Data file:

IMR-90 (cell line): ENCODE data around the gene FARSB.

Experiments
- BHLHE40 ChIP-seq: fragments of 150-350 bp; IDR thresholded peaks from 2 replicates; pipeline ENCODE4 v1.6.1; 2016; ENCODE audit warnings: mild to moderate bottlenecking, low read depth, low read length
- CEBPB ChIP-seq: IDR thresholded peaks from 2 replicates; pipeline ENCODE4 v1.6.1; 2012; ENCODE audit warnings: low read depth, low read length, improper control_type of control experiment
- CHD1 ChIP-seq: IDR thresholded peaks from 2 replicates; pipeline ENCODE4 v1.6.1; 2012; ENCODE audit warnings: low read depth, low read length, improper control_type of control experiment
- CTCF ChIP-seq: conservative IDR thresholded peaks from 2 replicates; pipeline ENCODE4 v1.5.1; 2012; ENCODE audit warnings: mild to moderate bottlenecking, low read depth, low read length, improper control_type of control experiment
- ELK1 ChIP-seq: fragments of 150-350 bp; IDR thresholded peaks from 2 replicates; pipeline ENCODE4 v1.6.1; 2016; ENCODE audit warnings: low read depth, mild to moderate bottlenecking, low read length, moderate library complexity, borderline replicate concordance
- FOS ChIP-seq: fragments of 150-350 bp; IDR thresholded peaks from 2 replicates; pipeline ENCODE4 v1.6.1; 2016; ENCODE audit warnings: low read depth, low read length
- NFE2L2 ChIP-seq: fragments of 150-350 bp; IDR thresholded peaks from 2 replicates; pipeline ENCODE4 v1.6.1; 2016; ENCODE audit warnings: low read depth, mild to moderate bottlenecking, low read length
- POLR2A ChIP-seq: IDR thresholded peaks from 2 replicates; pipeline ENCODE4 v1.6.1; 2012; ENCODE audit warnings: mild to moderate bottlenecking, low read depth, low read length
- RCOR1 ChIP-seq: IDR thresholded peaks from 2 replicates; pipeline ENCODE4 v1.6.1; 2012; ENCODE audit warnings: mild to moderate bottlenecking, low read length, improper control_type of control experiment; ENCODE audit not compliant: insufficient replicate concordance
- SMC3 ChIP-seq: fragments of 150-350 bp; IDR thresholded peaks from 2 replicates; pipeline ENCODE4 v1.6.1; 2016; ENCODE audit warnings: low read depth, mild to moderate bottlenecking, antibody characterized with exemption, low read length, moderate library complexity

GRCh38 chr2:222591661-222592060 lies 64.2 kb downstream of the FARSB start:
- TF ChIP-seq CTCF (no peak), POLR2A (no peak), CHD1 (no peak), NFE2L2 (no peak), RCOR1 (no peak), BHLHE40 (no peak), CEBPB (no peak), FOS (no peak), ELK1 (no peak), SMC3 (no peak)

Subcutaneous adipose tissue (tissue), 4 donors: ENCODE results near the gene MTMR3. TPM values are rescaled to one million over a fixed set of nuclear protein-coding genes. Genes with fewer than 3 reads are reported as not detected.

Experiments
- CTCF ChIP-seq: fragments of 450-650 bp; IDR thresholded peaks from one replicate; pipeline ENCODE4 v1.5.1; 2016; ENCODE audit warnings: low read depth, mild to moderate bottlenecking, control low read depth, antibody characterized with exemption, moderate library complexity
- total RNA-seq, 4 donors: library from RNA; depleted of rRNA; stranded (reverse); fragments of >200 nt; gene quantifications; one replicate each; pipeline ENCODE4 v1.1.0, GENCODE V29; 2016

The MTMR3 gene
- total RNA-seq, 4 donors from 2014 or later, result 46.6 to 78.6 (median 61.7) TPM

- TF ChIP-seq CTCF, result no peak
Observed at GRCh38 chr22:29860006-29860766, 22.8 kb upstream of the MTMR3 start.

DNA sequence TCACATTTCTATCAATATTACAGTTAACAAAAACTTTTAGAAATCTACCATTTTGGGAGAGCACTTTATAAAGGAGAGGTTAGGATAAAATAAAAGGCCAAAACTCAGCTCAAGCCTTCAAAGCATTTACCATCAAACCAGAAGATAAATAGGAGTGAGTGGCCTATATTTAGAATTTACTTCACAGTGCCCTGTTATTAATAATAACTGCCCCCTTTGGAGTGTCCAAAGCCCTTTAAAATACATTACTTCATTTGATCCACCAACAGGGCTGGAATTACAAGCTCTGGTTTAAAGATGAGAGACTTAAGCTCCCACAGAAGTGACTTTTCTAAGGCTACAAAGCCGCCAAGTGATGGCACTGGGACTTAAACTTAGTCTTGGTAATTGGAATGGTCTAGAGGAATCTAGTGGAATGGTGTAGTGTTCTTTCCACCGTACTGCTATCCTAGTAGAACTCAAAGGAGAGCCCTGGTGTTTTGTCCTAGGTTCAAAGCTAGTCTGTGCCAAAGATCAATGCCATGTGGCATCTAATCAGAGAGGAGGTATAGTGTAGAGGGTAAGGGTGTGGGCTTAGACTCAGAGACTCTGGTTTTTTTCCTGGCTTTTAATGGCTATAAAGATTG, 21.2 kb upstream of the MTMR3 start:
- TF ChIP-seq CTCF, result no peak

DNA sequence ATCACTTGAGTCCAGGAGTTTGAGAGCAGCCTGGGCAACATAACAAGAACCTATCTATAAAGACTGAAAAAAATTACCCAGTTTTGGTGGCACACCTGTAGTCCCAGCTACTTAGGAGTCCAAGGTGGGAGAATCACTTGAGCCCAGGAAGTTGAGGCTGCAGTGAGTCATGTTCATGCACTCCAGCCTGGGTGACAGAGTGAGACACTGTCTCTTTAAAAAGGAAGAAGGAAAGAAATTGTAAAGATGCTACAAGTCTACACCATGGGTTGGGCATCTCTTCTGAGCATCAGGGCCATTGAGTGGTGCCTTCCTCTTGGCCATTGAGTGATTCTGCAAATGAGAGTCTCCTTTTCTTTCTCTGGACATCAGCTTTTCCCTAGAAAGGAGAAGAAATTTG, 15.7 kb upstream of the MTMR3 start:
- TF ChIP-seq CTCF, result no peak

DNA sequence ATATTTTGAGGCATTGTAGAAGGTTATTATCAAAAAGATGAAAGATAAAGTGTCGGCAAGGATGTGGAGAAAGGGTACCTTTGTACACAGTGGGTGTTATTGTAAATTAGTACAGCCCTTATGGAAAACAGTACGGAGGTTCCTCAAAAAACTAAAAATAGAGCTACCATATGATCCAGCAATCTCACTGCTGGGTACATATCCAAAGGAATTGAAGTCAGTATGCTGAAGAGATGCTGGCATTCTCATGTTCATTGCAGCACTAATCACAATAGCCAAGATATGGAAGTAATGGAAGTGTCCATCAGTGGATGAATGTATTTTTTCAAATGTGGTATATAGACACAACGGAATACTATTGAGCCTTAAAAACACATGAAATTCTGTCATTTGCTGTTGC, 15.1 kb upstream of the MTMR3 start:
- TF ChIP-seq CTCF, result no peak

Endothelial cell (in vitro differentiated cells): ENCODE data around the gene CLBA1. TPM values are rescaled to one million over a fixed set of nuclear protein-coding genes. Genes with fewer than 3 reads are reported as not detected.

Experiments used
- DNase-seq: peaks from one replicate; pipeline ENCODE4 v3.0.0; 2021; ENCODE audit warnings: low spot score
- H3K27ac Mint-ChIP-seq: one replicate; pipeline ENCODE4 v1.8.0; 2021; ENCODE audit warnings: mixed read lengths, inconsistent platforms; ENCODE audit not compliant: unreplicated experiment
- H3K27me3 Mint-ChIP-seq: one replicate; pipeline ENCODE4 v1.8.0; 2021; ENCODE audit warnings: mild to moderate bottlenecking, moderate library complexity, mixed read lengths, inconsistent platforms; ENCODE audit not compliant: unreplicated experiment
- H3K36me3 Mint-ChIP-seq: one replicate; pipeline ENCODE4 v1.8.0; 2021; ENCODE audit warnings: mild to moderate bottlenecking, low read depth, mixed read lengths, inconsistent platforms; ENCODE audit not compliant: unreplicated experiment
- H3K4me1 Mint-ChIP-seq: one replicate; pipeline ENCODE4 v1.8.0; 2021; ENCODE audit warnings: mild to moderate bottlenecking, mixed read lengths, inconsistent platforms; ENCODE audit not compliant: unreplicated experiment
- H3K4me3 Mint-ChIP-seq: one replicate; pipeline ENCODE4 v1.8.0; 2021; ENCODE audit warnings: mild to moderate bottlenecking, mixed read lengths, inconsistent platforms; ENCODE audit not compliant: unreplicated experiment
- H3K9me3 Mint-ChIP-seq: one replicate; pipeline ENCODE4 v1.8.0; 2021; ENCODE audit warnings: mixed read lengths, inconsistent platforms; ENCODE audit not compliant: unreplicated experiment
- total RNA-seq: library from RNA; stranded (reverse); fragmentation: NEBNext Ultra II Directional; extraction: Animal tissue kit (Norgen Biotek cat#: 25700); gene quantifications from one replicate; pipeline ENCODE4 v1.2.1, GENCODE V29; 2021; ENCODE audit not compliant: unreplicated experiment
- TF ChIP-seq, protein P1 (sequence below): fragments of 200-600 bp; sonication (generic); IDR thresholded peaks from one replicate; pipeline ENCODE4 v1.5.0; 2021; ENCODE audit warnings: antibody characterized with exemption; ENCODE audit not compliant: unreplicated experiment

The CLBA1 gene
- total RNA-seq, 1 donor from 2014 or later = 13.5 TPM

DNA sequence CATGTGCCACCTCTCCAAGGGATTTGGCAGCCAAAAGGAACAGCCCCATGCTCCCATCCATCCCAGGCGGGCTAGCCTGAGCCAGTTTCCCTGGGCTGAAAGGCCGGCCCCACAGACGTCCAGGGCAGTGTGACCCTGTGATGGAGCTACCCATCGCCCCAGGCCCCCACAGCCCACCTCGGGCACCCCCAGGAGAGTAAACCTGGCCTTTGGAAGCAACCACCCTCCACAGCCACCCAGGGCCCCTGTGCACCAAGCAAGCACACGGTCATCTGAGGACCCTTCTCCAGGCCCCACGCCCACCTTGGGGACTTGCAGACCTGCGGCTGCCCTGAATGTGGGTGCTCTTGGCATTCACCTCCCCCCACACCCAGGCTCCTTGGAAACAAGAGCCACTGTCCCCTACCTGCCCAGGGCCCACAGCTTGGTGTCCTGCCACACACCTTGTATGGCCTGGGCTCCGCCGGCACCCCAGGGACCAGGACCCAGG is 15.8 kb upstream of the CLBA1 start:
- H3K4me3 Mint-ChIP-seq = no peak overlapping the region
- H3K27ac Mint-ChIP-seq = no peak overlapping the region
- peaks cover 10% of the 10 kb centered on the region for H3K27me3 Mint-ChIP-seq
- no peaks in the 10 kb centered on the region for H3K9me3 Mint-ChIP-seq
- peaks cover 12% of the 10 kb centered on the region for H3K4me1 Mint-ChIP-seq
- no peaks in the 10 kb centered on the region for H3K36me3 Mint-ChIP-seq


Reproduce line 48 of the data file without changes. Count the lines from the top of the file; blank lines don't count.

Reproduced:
- no peaks in the 10 kb centered on the region for H3K36me3 Mint-ChIP-seq